Kosta Eleftheriou uncovered yet another app scam on the App Store that grosses $1 million a month exemplifying Apple's troubled review process.
Kosta Eleftheriou is the developer of FlickType and has sued Apple over fraudulent apps in the App Store. His case centers around the existence of copycat apps that can duplicate his work and trick people out of money.
The latest scam app Eleftheriou discovered is called StringVPN. It violates multiple rules for the App Store, offers a $9.99/week subscription, and doesn't have a real website. The app has obvious fake reviews that are shown at the top of the list due to their 5-star rating, and the app even uses advertisements stating it is "recommended by Apple."
I don't know what's worse about this app:— Kosta Eleftheriou (@keleftheriou) April 7, 2021
- "Translated" fake reviews
- "Recommended by Apple" popups in Safari
- https://t.co/Kq5lRrKCWc contact email
- Blank website, registered in India
- $9.99/week subscription
- Grossing $1M (!) a month
What is Apple even doing?? pic.twitter.com/5oUBCJ2GNh
Based on the problems listed, Apple should never have allowed such an app to exist on the App Store. Not only is it an approved app, but it is also able to gross $1 million a week in fraudulent income.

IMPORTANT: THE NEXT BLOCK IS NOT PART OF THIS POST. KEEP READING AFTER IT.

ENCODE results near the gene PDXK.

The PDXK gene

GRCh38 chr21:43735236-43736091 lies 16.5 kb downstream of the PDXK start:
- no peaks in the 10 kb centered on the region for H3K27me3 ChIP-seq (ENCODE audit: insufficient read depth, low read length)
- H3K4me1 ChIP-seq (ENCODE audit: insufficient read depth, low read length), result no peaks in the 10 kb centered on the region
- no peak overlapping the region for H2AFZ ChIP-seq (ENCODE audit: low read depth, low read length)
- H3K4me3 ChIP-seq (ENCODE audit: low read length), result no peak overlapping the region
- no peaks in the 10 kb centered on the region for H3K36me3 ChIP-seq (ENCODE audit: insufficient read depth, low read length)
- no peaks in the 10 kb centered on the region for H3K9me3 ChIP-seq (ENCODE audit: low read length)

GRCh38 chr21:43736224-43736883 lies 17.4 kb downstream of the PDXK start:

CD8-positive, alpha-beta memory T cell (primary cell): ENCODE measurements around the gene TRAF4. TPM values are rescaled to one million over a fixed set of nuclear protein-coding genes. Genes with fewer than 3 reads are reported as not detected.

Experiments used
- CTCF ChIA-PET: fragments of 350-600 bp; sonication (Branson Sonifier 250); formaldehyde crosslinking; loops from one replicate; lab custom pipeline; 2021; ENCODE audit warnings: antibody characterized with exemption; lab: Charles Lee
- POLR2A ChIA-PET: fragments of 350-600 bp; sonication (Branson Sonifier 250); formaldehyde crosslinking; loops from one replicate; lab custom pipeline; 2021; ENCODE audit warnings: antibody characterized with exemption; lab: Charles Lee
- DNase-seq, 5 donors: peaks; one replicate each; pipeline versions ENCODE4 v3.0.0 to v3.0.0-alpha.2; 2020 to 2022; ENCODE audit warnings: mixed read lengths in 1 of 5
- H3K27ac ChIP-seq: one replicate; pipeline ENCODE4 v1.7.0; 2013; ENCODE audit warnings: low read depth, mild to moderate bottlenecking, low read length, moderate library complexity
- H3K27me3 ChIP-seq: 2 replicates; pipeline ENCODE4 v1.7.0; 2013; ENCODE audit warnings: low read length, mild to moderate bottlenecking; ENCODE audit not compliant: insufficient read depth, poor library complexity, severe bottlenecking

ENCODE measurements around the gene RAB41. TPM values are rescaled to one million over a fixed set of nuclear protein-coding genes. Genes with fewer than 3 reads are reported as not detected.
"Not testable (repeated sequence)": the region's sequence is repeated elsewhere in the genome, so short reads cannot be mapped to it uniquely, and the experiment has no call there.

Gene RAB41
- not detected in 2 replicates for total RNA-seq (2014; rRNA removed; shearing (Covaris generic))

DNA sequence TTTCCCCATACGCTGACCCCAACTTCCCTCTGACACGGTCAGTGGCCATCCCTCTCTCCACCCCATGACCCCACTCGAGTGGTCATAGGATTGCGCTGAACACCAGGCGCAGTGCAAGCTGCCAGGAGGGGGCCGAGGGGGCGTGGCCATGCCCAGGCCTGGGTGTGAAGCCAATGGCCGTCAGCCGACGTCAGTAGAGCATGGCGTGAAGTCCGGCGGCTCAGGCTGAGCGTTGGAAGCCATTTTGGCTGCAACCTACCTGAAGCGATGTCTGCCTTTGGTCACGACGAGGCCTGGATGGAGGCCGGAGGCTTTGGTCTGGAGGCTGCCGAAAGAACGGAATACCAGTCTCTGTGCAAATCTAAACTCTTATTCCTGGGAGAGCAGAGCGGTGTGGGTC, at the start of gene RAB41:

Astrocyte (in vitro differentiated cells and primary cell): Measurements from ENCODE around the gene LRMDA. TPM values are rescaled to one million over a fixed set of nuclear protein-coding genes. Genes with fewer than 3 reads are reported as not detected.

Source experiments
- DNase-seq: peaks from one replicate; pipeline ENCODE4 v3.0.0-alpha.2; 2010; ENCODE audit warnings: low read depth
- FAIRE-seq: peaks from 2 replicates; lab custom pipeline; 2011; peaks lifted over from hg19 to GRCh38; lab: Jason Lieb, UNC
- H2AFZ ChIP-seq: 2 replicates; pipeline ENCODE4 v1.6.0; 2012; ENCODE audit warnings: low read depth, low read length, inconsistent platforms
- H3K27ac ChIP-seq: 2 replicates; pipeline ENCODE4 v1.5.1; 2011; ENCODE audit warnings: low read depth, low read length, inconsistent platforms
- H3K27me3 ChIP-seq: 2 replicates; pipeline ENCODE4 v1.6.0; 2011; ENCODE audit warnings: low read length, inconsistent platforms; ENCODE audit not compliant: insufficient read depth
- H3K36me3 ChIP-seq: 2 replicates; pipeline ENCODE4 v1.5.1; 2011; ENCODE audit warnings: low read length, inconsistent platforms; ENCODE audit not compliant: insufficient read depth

He believes that if the App Store were actually a safe place for consumers, then scam apps and fakes like this wouldn't be able to make it through the review process. Eleftheriou started pointing out scam apps and their ability to generate millions in revenue before suing Apple directly.
Apple says that it uses human reviewers to check each app submission "to ensure they are reliable, perform as expected, respect user privacy, and are free of objectionable content." The App Store is meant to be the only source of software on devices to keep users from non-optimized software or scams.
Apple has voiced "surprise" over developer's irritation with the app review process.
Eleftheriou's complaints with Apple echo those from the wider developer community and Epic Games. He also asserts that Apple uses its position to control the market, which won't be as easy to argue as the existence of scam apps.
Apple has already started assessing apps with in-app purchases differently. Some developers are being asked to explain why a price was chosen or how a subscription is viable for their apps.
The existence of such apps on the App Store goes against Apple's stance on safety and privacy. Rooting out scam apps will likely be a focus going forward, but the effort could prove difficult. WWDC 2021 takes place in June, and there will likely be new guidelines and APIs to address several of the concerns brought up by developers over the past year.